In May 2008, comScore announced its acquisition of M:Metrics, a company measuring mobile content consumption. The transaction involved a cash payment of $44.3 million and the issue of approximately 50,000 options to purchase shares of comScore common stock to certain M:Metrics unvested option holders.
comScore announced in October 2009 the acquisition of Certifica, a provider of real-time web measurement and digital marketing technology solutions in Latin America. Based in Santiago, Chile, Certifica has offices throughout Latin America, including Mexico, Brazil, Argentina, Colombia and Peru. The acquisition enhanced comScore’s presence in the rapidly-developing Latin American market.
In February 2010, comScore announced it had signed a definitive agreement to acquire the ARSgroup in an all-cash acquisition. Headquartered in Evansville, Indiana, ARSgroup’s areas of expertise include: brand strategy, all stages of creative development, campaign evaluation across all marketing and media channels, media planning and strategy, return-on-investment, and forecasting.
On July 1, 2010, comScore announced that it has acquired the products division of Nexius, Inc.
comScore then acquired web analytics and video measurement solutions provider Nedstat for approximately $36.7 million. Announced on September 1, 2010, the acquisition helps comScore accelerate its global expansion strategy, particularly in European markets.
Data collection and reporting
comScore maintains a group of users who have monitoring software (with brands including PermissionResearch, OpinionSquare and VoiceFive Networks) installed on their computers. In exchange for joining the comScore research panels, users are presented with various benefits, including computer security software, Internet data storage, virus scanning and chances to win cash or prizes.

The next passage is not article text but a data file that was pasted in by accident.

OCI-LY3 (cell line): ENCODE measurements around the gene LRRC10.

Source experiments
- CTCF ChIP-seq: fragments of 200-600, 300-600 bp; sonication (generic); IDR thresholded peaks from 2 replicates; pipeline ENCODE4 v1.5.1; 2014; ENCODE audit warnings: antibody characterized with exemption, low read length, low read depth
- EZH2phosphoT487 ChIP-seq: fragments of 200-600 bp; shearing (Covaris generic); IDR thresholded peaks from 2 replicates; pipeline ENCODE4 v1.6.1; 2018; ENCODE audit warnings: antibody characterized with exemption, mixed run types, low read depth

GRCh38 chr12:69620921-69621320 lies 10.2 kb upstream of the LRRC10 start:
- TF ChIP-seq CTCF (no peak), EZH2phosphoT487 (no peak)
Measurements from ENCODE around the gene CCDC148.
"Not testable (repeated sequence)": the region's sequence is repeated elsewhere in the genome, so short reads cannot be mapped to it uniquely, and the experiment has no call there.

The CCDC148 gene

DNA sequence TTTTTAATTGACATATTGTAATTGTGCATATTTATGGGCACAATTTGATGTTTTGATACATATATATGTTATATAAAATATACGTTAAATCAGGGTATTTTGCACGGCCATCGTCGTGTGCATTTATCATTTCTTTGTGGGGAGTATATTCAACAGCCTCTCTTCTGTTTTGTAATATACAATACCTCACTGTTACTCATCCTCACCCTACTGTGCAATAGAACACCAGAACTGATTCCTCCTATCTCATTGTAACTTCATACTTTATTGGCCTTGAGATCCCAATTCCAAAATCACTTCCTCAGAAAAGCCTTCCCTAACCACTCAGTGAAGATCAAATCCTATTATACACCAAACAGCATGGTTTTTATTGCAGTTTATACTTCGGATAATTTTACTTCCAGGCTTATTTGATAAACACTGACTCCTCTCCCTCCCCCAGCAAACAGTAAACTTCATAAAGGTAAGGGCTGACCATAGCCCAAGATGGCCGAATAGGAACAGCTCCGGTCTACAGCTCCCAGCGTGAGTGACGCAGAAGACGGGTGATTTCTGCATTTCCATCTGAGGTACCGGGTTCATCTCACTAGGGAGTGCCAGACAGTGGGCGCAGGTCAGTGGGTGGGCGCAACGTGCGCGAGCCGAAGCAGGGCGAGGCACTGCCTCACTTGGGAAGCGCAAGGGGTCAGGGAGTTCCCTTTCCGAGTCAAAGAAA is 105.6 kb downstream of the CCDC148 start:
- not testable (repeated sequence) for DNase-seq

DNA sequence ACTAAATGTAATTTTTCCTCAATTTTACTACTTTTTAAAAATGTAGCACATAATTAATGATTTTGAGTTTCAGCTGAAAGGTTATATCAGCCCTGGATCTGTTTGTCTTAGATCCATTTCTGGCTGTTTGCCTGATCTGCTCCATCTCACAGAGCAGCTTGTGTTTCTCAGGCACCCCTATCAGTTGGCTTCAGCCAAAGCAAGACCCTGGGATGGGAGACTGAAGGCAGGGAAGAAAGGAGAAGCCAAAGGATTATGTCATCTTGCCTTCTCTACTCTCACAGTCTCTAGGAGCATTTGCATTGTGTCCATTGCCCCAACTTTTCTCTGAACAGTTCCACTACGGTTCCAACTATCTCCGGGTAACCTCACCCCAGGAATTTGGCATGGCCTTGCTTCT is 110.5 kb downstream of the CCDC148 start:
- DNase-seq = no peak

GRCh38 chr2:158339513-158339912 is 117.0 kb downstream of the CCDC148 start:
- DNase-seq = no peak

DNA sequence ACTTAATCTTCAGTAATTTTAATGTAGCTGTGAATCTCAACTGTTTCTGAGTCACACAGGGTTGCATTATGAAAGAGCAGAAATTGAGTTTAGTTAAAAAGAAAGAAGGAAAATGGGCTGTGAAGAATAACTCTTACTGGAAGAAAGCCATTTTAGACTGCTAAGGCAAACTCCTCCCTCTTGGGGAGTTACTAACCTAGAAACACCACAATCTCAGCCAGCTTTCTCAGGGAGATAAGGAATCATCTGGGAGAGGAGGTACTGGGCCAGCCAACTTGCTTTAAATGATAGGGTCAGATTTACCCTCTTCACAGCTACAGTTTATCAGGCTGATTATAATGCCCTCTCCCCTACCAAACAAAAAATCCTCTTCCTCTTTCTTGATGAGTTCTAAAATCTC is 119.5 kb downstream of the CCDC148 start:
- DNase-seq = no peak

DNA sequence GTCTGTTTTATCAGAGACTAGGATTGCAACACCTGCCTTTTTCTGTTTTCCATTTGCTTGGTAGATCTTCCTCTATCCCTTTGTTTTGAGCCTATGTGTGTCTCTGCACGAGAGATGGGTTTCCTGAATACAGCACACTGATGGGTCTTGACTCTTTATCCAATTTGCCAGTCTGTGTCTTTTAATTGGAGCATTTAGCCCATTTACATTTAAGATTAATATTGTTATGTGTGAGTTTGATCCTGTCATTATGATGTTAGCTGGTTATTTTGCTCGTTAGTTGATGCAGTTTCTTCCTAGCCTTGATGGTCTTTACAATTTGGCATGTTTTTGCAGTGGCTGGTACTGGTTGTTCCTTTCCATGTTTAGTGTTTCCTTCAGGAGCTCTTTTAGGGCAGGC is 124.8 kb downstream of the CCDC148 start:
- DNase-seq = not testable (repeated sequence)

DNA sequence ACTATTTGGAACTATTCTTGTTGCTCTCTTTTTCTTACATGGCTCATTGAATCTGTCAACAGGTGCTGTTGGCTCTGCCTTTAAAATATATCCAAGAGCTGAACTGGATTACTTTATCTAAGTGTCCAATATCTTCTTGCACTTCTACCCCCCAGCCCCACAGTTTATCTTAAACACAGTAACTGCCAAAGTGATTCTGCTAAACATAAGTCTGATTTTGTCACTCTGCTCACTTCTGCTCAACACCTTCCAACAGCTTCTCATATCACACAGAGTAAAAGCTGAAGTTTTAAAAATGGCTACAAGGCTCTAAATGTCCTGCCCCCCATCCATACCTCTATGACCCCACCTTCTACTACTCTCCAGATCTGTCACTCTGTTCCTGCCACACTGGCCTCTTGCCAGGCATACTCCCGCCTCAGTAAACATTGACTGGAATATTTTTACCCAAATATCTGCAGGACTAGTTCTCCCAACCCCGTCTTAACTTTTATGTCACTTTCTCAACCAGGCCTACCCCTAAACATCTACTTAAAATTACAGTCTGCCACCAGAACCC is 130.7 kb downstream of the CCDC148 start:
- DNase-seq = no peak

comScore is up-front about collecting user data and the software's ability to track all of a user's internet traffic, including normally secure (https://) connections used to communicate banking and other confidential information.
comScore estimates that two million users are part of the monitoring program. However, self-selected populations, no matter how large, may not be representative of the population as a whole. To obtain the most accurate data, comScore adjusts the statistics using weights to make sure that each population segment is adequately represented. To calculate these weights, comScore regularly recruits panelists using random digit dialing and other offline recruiting methods to accurately determine how many users are online, aggregated by geography, income and age. Correcting the comScore data requires having accurate demographics about the larger pool of users. However, some comScore users are recruited without being asked to give demographic information and, in other cases, users may not be truthful about their demographics. To ensure the accuracy of the data, comScore verifies its users' demographics during the course of measuring statistical data.
Unified Digital Measurement
With the introduction of Unified Digital Measurement (UDM) in May 2009, comScore implemented a solution to digital audience measurement that organically blended both panel and census-based measurement approaches into a single unified methodology. comScore has developed this proprietary methodology to calculate audience reach in a manner not affected by variables such as cookie deletion and cookie blocking/rejection to help reconcile longstanding differences between the two measurement approaches.